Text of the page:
Dallas turned around to sit facing the tree. He wouldn't have to see the kid's stupid face that way. How was it that a weirdo like Tommy (what a dumb name) got to have so many friends, while he, Dallas, had none? It was so unfair. He thought about praying more, and then quickly recalled that he didn't need any friends.
A quiet cough awakened him out of his solitary reverie. He refused to budge. He didn't have to be a genius to figure out who that cough belonged to.
"Thou shall not ignore me! Thou shall be my friennnnnd!"
What's the nutcase doing in a school, anyway? Shouldn't he be at some crazies' hospital? He couldn't even speak normally. Dallas sighed and looked up.
The so-called nutcase's legs were hooked around a branch, and his arms were dangling down towards the ground.
"Hello. Sorry for scaring you before. Didn't mean to, you know. I'm im… immiscibly sorry. I'll try not to frighten you again, I promise. Friends?" the boy flung a hand out to him. Oh well, thought Dallas. Maybe it was better to have a deranged friend than none at all. He grasped the proffered hand lightly, in case the other boy might come crashing down from the tree. He tried hard not to look at Tommy's eyes. One was topaz-blue, and the other was green. It didn't make him feel too good…
Continuing from Tommy's point of view…
"You walk home?"
Tommy turned red and carefully kept his eyes trained on the carpeted classroom floor. "Er… no. I er… Andrew drives me home."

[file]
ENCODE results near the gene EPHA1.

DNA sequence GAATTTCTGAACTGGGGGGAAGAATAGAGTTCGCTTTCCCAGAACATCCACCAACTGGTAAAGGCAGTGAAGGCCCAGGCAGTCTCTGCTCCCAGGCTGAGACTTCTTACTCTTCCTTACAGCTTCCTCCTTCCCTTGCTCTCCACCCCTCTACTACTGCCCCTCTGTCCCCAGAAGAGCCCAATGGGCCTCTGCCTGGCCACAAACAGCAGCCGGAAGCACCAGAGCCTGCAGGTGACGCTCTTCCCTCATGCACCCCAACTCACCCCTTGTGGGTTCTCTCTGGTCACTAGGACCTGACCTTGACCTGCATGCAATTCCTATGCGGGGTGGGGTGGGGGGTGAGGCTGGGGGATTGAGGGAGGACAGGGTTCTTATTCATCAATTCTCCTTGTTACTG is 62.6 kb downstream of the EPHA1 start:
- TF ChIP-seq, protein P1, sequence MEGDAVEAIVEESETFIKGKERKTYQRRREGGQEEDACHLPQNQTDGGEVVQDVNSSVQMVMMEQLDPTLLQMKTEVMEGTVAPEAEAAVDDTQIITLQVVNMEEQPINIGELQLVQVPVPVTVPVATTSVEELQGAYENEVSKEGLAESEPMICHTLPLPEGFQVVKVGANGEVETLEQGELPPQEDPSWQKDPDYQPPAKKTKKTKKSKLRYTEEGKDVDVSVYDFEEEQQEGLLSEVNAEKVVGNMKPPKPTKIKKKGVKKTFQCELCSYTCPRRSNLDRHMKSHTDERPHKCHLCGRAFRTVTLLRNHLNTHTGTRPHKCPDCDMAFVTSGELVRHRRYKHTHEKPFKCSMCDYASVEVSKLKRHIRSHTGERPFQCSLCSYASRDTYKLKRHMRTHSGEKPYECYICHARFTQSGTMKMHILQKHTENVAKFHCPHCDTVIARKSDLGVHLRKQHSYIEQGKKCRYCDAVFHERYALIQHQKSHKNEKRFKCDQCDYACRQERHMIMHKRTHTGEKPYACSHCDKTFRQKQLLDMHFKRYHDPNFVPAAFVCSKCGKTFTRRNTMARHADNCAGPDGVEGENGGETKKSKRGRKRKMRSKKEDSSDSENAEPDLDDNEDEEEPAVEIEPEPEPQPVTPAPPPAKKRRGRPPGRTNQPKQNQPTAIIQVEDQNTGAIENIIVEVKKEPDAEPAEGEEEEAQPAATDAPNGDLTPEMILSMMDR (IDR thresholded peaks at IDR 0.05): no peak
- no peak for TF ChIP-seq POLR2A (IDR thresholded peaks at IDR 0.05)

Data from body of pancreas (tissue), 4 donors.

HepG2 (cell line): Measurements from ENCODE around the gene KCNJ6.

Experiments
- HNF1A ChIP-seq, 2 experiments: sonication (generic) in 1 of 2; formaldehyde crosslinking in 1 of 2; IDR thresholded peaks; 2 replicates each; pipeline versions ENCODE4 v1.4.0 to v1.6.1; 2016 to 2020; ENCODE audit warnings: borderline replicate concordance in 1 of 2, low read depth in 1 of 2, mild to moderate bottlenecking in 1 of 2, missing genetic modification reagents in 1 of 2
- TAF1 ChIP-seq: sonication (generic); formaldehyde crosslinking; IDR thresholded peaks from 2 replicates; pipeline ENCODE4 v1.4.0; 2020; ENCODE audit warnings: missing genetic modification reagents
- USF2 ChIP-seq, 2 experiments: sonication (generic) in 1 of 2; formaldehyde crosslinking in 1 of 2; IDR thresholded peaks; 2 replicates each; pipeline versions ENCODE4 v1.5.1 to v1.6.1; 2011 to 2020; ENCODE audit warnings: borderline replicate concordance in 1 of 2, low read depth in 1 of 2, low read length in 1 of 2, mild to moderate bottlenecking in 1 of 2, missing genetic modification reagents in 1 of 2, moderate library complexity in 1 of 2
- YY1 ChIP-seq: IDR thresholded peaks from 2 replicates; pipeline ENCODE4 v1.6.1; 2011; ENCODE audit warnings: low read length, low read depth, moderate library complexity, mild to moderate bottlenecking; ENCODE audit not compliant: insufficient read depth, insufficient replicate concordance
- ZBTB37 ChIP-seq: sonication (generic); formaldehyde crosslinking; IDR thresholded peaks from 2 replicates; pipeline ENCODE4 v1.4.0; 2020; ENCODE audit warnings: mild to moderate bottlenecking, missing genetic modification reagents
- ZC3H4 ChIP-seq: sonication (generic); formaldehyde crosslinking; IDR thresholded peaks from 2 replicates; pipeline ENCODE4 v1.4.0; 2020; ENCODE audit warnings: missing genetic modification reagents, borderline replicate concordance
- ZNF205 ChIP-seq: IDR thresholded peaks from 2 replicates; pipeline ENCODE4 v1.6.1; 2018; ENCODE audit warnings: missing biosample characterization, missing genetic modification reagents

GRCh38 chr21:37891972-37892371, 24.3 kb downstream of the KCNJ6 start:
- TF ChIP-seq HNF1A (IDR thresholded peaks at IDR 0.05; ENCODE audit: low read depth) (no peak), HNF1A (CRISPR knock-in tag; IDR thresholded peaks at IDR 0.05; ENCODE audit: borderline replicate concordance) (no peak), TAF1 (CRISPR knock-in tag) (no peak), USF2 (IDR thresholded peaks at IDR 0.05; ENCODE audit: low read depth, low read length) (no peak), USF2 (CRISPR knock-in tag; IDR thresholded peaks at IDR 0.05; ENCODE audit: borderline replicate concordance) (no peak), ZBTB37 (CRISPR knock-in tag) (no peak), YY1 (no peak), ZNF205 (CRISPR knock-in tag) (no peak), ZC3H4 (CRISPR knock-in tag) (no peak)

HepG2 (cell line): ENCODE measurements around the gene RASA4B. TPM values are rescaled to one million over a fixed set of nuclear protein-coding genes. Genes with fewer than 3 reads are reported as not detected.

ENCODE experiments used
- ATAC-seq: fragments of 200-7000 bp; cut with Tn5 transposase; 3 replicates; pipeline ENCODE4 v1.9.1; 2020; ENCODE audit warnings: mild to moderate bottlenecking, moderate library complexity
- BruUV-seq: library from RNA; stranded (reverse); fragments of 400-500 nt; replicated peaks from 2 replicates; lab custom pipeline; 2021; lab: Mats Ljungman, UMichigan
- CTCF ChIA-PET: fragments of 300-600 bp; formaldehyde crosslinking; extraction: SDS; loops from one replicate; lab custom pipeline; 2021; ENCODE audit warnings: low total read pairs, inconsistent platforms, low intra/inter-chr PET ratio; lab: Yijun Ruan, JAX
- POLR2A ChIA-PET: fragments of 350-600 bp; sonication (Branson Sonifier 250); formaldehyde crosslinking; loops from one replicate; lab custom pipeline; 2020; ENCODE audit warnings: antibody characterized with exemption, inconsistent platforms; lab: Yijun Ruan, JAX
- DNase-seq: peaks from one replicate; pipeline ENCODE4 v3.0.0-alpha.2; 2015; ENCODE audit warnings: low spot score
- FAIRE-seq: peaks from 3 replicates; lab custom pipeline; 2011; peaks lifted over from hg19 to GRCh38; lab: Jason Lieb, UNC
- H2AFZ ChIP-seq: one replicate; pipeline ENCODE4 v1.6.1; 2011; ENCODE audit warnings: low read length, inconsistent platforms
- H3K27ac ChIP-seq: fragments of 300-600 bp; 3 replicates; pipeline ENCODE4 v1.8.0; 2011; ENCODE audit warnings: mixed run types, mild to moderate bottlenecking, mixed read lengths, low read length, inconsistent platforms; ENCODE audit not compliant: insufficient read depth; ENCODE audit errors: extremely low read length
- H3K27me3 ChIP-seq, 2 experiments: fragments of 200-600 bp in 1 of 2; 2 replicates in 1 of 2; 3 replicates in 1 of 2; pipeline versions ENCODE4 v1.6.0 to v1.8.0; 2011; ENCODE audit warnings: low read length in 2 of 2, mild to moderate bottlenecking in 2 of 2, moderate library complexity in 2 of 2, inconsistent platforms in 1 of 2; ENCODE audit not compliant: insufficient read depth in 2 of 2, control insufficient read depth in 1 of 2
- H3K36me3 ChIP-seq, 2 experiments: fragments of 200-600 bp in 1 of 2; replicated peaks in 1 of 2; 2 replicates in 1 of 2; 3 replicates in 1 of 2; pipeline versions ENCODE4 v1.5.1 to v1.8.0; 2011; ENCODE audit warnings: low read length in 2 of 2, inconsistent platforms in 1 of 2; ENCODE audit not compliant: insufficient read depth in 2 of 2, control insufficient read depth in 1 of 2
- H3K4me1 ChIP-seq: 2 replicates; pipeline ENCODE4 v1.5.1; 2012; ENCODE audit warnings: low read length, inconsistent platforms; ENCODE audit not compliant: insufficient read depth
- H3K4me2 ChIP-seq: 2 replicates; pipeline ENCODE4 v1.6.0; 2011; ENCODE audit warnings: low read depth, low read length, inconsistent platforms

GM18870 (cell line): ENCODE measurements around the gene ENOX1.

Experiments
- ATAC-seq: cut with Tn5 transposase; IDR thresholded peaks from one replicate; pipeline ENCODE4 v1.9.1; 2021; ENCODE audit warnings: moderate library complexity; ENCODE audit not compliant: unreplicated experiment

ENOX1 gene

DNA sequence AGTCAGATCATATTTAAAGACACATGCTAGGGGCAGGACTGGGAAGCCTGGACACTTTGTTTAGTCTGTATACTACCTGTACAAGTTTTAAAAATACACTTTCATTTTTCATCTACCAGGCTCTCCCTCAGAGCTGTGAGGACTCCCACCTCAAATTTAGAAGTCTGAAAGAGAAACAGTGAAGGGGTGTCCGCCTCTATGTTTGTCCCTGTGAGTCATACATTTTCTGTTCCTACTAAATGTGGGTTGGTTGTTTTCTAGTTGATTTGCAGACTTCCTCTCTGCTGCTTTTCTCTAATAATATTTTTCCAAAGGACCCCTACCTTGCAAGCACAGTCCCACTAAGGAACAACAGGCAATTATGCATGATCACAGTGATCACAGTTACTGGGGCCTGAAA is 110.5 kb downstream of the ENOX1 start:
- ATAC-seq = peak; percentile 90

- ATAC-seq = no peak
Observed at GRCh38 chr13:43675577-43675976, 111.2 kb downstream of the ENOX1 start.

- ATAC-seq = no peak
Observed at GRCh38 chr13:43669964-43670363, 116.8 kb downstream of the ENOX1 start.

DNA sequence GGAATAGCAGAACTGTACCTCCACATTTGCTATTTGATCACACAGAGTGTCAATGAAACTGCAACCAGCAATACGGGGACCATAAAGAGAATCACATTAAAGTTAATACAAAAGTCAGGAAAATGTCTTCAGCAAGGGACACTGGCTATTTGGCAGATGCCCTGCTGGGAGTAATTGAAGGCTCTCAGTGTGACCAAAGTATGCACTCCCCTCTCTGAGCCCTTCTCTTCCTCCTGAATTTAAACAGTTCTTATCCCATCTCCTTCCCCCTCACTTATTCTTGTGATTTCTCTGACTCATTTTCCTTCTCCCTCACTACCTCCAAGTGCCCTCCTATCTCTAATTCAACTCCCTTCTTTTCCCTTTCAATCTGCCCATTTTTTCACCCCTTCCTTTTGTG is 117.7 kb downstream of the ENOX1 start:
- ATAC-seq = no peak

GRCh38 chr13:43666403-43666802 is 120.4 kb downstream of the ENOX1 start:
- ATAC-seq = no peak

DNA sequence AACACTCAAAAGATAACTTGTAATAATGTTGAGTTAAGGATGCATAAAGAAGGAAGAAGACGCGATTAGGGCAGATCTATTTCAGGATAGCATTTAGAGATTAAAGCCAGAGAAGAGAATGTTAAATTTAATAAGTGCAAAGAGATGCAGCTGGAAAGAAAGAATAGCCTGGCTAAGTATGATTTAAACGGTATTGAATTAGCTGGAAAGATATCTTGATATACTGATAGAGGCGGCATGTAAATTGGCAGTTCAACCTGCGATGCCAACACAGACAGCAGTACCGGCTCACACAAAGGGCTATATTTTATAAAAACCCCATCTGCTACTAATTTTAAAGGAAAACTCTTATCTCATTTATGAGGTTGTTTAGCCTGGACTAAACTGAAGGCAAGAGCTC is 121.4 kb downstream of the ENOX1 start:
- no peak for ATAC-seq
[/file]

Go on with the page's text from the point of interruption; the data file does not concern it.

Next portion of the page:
"Who's Andrew?" asked Dallas. "He was there that other night, right? He called you Thomas and your Mom called you Lou-Zeen. And your Mom got pretty mad at him. She even called him a … a b-bastard."
Tommy glanced briefly at his new friend. "Yeah. She doesn't like him much. And Andrew's our butler." He felt embarrassed again. He knew what Dallas would say next.
"Butler? What's that?"
Tommy sighed. "He looks after the house and that, drives us places, you know?" Evidently, Dallas didn't. What's the use of explaining? He felt silly, being driven to and from school as if he was in kindergarten. He was fully capable of walking that half-mile on his own, like the other children. But Mama and Father would never let him. What were they afraid of? That he'd get abducted by aliens or something? Tommy wasn't afraid of anything, and he would've liked to walk home with Dallas today. He didn't know why, but Dallas seemed very cool. Even though he was a bit strange, getting scared all the time for no reason.
"I'm goin' home now," announced the dark-skinned boy, tugging at one his many braids. Tommy stared, wishing he had hair like that. Maybe he could ask Oriel, his mother's maid, to do his hair just like Dallas's!
"OK. I guess I'll see you tomorrow, then. I like your name. Dallas. But Dallas is a place too, isn't it?"
"Yeah. Gram says I was born there," said the other boy vaguely.
Tommy sucked in his lower lip. "Do you know that person?" he asked, indicating a pale, elderly woman who was motioning furiously to Dallas with her hand.
"Yeah. That's Gram. Gotta go. And I think your name's kinda cool too. Don't know anyone called that." Tommy smiled happily, waving to his new friend and his grandmother. One week at Moxon Heights and Dallas will have many friends, Tommy was sure of that. Not to say that he would get rejected in the process. Tommy was Dallas's friend first. They wouldn't just be friends, they would be best friends, decided Tommy resolutely.